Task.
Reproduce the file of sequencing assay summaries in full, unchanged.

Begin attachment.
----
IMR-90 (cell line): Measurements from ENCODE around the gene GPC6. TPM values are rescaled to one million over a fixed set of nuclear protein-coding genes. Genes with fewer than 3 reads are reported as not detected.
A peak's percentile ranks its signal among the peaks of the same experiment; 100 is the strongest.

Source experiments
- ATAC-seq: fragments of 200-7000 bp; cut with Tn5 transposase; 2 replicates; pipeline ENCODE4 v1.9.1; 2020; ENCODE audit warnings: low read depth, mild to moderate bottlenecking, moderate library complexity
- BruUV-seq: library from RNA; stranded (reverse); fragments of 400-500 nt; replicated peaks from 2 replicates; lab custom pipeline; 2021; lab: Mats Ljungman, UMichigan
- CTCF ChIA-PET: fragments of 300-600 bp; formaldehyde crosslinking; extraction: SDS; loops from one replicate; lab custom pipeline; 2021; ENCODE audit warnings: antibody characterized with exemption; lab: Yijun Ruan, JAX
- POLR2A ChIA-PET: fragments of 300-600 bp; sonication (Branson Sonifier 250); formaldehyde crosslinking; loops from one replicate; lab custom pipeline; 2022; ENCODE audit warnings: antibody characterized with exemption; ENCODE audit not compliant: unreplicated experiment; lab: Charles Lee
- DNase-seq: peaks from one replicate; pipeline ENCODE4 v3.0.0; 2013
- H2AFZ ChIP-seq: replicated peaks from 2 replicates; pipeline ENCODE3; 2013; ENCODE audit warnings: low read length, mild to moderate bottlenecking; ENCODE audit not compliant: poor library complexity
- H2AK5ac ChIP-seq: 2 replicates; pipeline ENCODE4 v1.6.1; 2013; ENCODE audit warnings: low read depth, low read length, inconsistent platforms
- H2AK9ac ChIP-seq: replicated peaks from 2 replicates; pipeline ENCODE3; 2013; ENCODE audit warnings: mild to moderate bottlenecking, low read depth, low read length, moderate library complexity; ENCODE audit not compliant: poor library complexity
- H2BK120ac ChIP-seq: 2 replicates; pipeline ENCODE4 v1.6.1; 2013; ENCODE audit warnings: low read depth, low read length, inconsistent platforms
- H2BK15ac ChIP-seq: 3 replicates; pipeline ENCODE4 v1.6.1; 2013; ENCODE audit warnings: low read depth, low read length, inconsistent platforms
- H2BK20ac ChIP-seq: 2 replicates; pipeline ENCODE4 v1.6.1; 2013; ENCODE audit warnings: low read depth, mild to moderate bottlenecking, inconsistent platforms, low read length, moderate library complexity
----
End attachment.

IMR-90 (cell line): Measurements from ENCODE around the gene GPC6. TPM values are rescaled to one million over a fixed set of nuclear protein-coding genes. Genes with fewer than 3 reads are reported as not detected.
A peak's percentile ranks its signal among the peaks of the same experiment; 100 is the strongest.

Source experiments
- ATAC-seq: fragments of 200-7000 bp; cut with Tn5 transposase; 2 replicates; pipeline ENCODE4 v1.9.1; 2020; ENCODE audit warnings: low read depth, mild to moderate bottlenecking, moderate library complexity
- BruUV-seq: library from RNA; stranded (reverse); fragments of 400-500 nt; replicated peaks from 2 replicates; lab custom pipeline; 2021; lab: Mats Ljungman, UMichigan
- CTCF ChIA-PET: fragments of 300-600 bp; formaldehyde crosslinking; extraction: SDS; loops from one replicate; lab custom pipeline; 2021; ENCODE audit warnings: antibody characterized with exemption; lab: Yijun Ruan, JAX
- POLR2A ChIA-PET: fragments of 300-600 bp; sonication (Branson Sonifier 250); formaldehyde crosslinking; loops from one replicate; lab custom pipeline; 2022; ENCODE audit warnings: antibody characterized with exemption; ENCODE audit not compliant: unreplicated experiment; lab: Charles Lee
- DNase-seq: peaks from one replicate; pipeline ENCODE4 v3.0.0; 2013
- H2AFZ ChIP-seq: replicated peaks from 2 replicates; pipeline ENCODE3; 2013; ENCODE audit warnings: low read length, mild to moderate bottlenecking; ENCODE audit not compliant: poor library complexity
- H2AK5ac ChIP-seq: 2 replicates; pipeline ENCODE4 v1.6.1; 2013; ENCODE audit warnings: low read depth, low read length, inconsistent platforms
- H2AK9ac ChIP-seq: replicated peaks from 2 replicates; pipeline ENCODE3; 2013; ENCODE audit warnings: mild to moderate bottlenecking, low read depth, low read length, moderate library complexity; ENCODE audit not compliant: poor library complexity
- H2BK120ac ChIP-seq: 2 replicates; pipeline ENCODE4 v1.6.1; 2013; ENCODE audit warnings: low read depth, low read length, inconsistent platforms
- H2BK15ac ChIP-seq: 3 replicates; pipeline ENCODE4 v1.6.1; 2013; ENCODE audit warnings: low read depth, low read length, inconsistent platforms
- H2BK20ac ChIP-seq: 2 replicates; pipeline ENCODE4 v1.6.1; 2013; ENCODE audit warnings: low read depth, mild to moderate bottlenecking, inconsistent platforms, low read length, moderate library complexity